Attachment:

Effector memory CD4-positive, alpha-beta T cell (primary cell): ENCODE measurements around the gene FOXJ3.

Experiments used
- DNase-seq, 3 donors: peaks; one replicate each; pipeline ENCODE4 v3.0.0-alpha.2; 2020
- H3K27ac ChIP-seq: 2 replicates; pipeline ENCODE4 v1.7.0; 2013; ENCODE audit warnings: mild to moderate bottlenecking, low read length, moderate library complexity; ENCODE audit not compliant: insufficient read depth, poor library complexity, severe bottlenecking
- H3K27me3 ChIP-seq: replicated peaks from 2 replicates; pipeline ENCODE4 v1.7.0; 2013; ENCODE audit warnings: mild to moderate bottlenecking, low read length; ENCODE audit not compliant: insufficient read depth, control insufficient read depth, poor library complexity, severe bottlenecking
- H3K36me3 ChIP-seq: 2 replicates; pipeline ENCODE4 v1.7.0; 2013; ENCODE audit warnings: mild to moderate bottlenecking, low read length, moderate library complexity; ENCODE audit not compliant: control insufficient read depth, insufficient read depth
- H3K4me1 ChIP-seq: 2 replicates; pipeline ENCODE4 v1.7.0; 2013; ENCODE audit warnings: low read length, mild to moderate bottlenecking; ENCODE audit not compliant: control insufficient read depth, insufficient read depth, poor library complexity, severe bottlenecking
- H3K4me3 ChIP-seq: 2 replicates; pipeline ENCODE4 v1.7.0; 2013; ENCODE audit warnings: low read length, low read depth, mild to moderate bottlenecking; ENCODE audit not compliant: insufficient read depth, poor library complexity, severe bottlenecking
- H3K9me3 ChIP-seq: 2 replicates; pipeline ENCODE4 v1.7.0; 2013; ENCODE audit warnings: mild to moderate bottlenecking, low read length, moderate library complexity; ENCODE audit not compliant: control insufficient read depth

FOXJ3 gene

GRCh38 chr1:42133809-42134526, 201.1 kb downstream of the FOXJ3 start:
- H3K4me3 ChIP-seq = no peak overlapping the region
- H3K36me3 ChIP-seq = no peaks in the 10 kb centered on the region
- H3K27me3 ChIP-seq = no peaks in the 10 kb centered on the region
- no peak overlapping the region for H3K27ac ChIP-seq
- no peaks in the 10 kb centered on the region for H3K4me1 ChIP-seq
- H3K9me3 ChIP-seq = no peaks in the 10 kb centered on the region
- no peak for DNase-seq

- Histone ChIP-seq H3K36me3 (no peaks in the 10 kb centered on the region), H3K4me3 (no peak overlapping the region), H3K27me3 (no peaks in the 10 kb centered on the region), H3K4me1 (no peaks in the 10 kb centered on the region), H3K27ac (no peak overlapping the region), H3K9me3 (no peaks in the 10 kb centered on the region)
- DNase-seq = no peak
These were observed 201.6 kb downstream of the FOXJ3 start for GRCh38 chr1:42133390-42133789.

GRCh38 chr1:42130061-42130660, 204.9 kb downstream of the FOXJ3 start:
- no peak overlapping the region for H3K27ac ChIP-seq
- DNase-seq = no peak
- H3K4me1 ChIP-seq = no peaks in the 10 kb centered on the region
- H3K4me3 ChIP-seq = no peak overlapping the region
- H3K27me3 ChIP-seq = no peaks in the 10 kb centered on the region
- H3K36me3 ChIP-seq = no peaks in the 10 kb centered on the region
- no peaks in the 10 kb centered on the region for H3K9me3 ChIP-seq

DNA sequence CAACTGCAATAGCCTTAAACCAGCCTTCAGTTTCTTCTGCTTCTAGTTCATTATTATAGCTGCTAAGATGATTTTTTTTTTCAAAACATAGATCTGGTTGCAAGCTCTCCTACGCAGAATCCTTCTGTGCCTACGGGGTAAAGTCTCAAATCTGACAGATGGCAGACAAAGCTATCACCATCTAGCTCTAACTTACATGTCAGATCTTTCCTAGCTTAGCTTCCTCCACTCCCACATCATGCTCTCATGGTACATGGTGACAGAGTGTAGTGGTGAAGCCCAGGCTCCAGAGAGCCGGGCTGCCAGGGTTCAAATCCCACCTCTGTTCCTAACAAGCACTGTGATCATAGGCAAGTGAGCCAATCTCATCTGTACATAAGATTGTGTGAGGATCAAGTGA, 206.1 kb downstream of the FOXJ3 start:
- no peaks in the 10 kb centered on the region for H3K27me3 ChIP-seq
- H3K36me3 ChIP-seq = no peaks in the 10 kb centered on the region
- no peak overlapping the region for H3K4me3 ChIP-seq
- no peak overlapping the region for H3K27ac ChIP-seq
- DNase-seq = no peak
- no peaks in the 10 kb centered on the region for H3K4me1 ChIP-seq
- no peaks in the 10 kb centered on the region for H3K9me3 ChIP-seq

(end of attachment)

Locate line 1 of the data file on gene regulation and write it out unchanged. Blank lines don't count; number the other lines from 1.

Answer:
Effector memory CD4-positive, alpha-beta T cell (primary cell): ENCODE measurements around the gene FOXJ3.